Report: China Infiltrated Major US Companies with Tiny, Hidden Chip

Combined Shape

A new report claims China has escalated its cyber warfare against the American economy.

According to a report by Bloomberg Businessweek, three years ago, when Amazon was checking the security of a company it wanted to buy, experts found that tiny chips had been embedded in the motherboards of computers made in China that, as Bloomberg reported “allowed the attackers to create a stealth doorway into any network that included the altered machine.”

Then experts determined that the chips were planted by the Chinese Army and that they ended up in computers used by more than 30 companies, including one major bank and Apple.

The report as published by Bloomberg Businessweek has been met with a wall of denials from Amazon, Apple and other companies named in the Bloomberg report.

“It’s untrue that (Amazon Web Services) knew about a supply chain compromise, an issue with malicious chips, or hardware modifications when acquiring Elemental,” Amazon said in an email statement.

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Apple was also emphatic that nothing was ever wrong.

“On this we can be very clear: Apple has never found malicious chips, ‘hardware manipulations’ or vulnerabilities purposely planted in any server,” the company said in a statement to Bloomberg Businessweek.

The Washington Post noted the core of what made the allegations so serious.

“What is economically important, however, is how the Chinese military did this. They weaponized the complex supply chain through which most sophisticated electronics are built. That has huge implications for the world economy,” The Post wrote.

Is this more evidence that China is economically at war with the U.S.?

The Post said that incidents like this can ruin trust, leading to supply chain decisions that could move sensitive work out of China, exacerbating trade tensions between the U.S. and China.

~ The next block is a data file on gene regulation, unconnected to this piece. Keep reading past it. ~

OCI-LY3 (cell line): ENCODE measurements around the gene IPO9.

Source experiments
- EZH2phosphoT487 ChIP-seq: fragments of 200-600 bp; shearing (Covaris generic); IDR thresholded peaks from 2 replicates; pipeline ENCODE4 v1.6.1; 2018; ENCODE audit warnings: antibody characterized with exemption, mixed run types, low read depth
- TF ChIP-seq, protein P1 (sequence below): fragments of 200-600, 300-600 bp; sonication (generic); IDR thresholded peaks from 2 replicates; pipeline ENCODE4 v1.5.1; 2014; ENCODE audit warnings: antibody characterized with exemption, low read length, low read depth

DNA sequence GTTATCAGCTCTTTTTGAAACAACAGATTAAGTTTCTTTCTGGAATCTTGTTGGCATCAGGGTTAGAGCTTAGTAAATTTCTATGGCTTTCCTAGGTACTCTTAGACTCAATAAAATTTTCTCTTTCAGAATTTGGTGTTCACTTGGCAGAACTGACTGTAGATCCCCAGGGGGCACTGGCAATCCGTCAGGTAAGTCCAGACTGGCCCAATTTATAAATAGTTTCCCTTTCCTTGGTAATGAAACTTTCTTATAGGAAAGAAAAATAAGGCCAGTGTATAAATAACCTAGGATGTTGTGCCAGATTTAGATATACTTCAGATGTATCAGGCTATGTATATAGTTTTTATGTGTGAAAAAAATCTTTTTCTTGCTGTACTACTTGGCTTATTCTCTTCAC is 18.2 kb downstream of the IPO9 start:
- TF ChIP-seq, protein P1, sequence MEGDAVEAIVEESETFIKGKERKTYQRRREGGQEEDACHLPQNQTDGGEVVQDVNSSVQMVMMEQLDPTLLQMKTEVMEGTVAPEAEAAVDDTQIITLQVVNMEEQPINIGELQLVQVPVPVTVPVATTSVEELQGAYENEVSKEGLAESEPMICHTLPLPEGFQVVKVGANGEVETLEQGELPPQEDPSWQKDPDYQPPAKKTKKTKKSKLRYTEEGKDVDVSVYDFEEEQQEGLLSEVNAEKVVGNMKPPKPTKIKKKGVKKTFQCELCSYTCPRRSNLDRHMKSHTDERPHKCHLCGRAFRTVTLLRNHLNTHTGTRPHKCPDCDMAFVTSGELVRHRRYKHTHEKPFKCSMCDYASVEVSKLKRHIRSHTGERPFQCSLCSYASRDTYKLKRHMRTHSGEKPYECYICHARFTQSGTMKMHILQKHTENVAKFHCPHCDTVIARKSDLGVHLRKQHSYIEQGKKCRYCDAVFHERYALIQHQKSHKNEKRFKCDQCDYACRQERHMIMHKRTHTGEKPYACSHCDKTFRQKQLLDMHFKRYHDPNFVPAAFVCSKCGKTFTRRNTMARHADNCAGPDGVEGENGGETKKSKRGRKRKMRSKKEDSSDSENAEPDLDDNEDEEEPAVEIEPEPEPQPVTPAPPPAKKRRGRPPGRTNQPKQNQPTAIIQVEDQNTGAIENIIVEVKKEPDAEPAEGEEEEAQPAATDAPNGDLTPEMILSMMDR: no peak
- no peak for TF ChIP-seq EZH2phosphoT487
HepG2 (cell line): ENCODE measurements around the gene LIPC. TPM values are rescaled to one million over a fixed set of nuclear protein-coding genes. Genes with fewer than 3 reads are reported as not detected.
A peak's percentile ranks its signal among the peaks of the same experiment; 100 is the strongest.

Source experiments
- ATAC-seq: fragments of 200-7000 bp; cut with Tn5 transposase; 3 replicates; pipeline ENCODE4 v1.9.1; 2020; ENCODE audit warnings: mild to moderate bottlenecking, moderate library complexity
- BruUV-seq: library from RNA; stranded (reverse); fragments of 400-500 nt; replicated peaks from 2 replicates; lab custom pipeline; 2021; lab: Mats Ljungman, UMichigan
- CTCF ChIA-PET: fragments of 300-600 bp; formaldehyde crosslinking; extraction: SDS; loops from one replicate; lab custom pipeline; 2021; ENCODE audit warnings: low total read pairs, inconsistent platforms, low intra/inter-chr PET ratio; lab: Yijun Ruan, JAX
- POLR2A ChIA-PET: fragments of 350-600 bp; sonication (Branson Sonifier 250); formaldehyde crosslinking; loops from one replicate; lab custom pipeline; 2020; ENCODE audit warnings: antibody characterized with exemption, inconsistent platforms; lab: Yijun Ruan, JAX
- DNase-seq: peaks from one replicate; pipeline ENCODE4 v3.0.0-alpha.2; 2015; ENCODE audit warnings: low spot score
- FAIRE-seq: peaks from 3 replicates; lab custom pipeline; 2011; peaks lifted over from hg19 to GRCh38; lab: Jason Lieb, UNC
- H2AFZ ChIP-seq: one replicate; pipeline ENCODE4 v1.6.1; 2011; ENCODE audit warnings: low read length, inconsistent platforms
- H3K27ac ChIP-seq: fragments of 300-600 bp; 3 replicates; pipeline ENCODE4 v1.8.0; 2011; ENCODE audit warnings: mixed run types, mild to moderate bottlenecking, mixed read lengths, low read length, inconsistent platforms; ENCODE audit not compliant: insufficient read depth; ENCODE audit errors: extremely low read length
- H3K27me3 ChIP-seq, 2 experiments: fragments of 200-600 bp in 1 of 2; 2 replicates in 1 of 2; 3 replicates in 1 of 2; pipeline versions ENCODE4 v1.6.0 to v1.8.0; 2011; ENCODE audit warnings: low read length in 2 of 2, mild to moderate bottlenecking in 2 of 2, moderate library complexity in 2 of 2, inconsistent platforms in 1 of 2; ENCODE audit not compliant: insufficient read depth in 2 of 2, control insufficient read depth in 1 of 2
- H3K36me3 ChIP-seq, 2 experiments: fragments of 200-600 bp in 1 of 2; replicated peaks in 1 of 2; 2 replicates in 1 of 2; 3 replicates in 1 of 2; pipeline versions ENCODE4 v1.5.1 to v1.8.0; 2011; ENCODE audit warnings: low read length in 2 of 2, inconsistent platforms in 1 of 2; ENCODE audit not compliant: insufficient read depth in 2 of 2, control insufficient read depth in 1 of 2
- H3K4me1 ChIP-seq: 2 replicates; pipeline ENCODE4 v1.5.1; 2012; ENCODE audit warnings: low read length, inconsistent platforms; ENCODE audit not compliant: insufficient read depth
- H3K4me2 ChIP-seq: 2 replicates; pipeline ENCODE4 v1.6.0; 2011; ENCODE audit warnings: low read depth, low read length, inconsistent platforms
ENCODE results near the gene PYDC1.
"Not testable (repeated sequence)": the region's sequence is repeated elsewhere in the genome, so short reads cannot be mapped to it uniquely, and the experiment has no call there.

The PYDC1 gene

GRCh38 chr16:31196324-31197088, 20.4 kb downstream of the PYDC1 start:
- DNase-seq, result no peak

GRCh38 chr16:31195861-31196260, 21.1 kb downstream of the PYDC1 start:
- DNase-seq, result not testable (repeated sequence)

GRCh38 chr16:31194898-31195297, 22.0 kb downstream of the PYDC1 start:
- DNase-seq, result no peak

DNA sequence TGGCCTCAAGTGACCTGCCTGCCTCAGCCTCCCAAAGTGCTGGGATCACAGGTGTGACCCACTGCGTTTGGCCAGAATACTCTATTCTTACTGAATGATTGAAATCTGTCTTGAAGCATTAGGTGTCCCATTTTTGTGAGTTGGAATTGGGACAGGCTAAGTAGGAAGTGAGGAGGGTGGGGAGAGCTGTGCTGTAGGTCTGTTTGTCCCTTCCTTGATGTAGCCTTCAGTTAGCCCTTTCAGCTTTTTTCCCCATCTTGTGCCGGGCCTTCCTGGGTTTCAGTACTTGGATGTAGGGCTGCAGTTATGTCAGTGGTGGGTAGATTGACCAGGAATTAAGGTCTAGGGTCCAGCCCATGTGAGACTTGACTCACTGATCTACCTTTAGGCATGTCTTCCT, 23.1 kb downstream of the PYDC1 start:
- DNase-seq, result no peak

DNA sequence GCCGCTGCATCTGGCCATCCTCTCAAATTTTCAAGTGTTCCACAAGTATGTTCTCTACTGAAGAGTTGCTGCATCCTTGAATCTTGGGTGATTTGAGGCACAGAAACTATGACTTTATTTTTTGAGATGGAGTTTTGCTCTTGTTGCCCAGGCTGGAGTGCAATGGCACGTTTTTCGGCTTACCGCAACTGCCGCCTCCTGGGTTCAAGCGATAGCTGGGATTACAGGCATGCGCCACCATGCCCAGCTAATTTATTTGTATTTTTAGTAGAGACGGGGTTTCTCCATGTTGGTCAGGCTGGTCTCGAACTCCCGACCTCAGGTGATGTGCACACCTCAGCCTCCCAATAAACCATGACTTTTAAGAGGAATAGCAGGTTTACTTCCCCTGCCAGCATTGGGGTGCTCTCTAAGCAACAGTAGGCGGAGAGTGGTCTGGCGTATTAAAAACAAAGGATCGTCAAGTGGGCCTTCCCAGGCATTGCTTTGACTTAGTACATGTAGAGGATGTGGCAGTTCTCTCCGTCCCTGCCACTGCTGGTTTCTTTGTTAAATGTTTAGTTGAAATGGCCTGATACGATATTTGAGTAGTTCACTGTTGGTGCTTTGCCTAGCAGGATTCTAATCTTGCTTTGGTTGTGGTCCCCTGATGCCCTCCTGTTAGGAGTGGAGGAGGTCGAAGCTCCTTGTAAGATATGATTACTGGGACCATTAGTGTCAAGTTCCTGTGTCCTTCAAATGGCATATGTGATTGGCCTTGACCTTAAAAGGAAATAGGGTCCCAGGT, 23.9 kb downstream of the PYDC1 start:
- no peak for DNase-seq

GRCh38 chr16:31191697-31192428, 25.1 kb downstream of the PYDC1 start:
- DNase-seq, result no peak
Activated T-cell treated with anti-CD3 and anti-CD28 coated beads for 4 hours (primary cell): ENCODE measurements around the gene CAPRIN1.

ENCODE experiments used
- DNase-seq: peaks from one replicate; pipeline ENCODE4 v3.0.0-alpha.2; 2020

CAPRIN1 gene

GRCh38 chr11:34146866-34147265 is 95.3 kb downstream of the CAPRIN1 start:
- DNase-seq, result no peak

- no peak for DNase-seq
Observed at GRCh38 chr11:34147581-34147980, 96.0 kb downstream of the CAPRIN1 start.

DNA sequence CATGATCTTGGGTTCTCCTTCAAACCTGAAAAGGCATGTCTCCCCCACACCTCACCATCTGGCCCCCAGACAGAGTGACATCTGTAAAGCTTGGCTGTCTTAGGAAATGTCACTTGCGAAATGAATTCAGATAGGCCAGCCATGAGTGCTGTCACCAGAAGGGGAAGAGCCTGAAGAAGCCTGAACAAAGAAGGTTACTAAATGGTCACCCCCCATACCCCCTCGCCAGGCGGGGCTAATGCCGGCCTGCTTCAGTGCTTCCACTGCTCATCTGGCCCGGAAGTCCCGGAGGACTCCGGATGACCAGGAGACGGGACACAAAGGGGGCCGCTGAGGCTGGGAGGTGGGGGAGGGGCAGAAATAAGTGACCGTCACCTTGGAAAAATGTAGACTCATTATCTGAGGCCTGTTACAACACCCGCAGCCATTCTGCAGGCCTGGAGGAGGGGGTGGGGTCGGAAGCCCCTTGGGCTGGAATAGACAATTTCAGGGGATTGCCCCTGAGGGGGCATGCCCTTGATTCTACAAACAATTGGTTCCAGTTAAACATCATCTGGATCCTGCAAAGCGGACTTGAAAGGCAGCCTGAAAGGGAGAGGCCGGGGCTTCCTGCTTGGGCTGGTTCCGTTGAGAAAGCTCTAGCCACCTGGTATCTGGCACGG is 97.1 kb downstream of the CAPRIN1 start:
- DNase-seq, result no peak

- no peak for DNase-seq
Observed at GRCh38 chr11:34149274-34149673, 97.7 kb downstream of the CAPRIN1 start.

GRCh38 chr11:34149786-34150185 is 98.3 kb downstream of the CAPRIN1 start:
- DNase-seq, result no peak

Finding hardware infiltrations is also hard because most defenses look for software hacks, Katie Moussouris, founder and CEO of Luta Security, told The Verge.

“If you manage to put something in place in hardware, not only is it difficult to detect, it’s also something that can bypass even the most sophisticated software security measures,” Moussouris said.

She said, though, that the fear many are experiencing as they evaluate this new report is the price to pay for a decentralized global supply chain.

“We’ve made choices to outsource the manufacturer of a lot of components in order to be able to get them to market and have them be a viable product,” she says. “Making sure that we understand that we’ve made these tradeoffs is the part that might be taking people by surprise.”

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As experts try to sort out the big picture, investors knew whatever it was, it spelled trouble.

The Miami Herald reported that computer giant Lenovo was down 15.1 percent while on the Hong Kong stock exchange on Friday while ZTE lost 11 percent.

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Jack Davis is a freelance writer who joined The Western Journal in July 2015 and chronicled the campaign that saw President Donald Trump elected. Since then, he has written extensively for The Western Journal on the Trump administration as well as foreign policy and military issues.
Jack Davis is a freelance writer who joined The Western Journal in July 2015 and chronicled the campaign that saw President Donald Trump elected. Since then, he has written extensively for The Western Journal on the Trump administration as well as foreign policy and military issues.
Jack can be reached at jackwritings1@gmail.com.
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Politics, Foreign Policy, Military & Defense Issues




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